How NHTSA and the NTSB can save themselves and the Driverless Vehicle Industry

First let’s dispel several myths

Government must stay out of the way of technology, or it will slow down or even stifle progress

· This is only true when the new technology has no major safety or security components. Simply look at the history or air travel, automobiles and current day cybersecurity. If the features do not increase revenue they will not be added.

When government is involved simply providing guidance or frameworks will do

· See the answer above

· And to it I will add that frameworks and guidance make things worse by giving companies legal air cover to do the least possible.

NTSB determination in Joshua Brown investigation that driverless vehicles should be able to handle scenarios germane to their location

· This one confuses me a bit. On one hand NHTSA recently stopped EasyMile and Babcock Ranch Florida from using elementary school children as Guinea pigs. However, they allow the same children to get in a Tesla, Waymo, Uber etc. If the answer was their hands are tied to where the FMCSA rules/laws apply they should be screaming this out loud and asking for more authority. Or at least warning the world about the problem. But they haven’t. Which tells me they are still partially ignorant and lack courage. For the sake of discussion though let’s go with they don’t get it at all

· The only way these systems can effectively operate in any given location or scenario is to conduct the development and testing of the machine learning to do so. Most of that is not taking place in proper simulation, where it should be, or even test tracks, but in the public domain. Most of that public domain testing requires humans as Guinea pigs, Both inside and around the vehicles. This includes the elderly, children, the handicapped etc. To make matters worse machine learning is extremely inefficient and can take thousands of tries to get it right. Now let’s apply this massively repetitive learning process to avoiding or best handle accident scenarios that cannot be avoided. These accident scenarios must experienced by the system. Which means the safety driver must avoid disengaging and, in many cases, commit suicide. The Brown and Banner accidents are an example of this. And unless they hard code this specific scenario to fix it, which should have happened before the copycat Banner tragedy, expect hundreds if not thousands more of these scenarios, injuries and deaths. Not counting those that occur learning the thousands of other accident scenarios.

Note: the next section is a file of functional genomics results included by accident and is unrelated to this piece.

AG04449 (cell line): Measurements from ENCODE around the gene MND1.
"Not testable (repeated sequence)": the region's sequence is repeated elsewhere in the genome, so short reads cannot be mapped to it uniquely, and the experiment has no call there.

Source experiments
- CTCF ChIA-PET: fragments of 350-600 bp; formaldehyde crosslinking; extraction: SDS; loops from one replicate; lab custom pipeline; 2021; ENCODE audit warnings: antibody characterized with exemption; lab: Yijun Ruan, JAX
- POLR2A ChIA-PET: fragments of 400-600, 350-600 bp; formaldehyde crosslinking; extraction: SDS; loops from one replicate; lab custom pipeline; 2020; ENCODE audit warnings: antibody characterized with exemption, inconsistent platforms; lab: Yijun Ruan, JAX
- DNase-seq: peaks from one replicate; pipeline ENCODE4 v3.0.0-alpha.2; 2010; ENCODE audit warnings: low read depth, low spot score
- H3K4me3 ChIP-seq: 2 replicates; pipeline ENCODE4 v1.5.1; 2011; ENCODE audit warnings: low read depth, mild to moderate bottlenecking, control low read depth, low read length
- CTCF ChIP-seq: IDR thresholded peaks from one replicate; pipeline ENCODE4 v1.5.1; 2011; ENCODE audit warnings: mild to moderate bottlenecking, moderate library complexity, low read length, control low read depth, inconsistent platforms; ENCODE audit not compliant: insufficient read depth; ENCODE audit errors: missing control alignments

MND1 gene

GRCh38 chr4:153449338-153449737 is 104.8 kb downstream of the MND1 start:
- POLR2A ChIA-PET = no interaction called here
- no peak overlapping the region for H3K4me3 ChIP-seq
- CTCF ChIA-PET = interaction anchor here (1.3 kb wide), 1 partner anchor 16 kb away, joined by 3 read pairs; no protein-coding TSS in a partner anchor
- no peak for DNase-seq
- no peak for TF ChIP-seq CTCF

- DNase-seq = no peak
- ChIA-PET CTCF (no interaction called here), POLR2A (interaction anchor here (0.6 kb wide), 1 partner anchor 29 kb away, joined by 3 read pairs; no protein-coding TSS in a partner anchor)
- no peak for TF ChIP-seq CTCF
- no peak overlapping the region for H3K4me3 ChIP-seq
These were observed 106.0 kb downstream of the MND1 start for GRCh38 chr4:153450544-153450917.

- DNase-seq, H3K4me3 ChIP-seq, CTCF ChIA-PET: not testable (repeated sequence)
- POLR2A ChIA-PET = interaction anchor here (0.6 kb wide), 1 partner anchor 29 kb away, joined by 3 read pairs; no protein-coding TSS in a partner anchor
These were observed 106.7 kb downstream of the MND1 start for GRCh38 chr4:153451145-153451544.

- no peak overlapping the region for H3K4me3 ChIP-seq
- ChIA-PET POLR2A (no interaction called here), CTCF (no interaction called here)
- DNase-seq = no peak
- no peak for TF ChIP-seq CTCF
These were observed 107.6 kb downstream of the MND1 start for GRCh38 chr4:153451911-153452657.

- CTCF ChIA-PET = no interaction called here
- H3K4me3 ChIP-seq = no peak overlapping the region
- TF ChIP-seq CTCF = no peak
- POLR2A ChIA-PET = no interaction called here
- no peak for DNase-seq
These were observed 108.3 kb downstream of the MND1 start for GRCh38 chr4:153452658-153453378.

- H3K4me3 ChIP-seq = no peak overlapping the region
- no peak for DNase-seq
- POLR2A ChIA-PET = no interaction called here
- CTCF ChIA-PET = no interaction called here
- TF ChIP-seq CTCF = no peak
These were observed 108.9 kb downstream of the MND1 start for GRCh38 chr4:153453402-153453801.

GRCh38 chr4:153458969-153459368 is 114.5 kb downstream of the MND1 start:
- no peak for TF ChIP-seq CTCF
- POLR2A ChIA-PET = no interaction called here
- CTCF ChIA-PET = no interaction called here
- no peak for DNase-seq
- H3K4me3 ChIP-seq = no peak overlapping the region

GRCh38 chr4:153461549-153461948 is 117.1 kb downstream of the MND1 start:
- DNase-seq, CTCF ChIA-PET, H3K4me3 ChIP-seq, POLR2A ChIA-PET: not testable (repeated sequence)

· As I said above the only way to affect this process is for the safety driver to avoid disengaging and run through the entire scenario thread. If those monitor and alarm systems were actually effective and kept the drivers engaged, they would most likely avoid the accidents to avoid hurting themselves and others. Since these AV makers cannot have that they set these systems at 4 seconds or longer before alarming. Several seconds is plenty of time to experience these scenarios. (To make matters worse NHTSA conducted a negligent L2/3 handover safety study in 2015. They determined monitor and alarm systems could afford the driver time to regain total control after being distracted. Problem is they purposefully chose to not look at situational awareness issues or if the drivers had time to regain it and do the right thing the right way after taking “total” control.)

Public shadow and safety driving in tenable, will result in L4, will save lives and the safety drivers that have been killed and the thousands that will be killed are necessary to complete the development and testing of this technology

· It is impossible to drive the one trillion miles or spend over $300B to stumble and restumble on all the scenarios necessary to complete the effort. In addition, the process harms people for no reason. This occurs two ways. The first is through handover or fall back. A process that cannot be made safe for most complex scenarios, by any monitoring and notification system, because they cannot provide the time to regain proper situational awareness and do the right thing the right way, especially in time critical scenarios. The other dangerous area is training the systems to handle accident scenarios. In order do that AV makers will have to run thousands of accident scenarios thousands of times. that will cause thousands of injuries and deaths.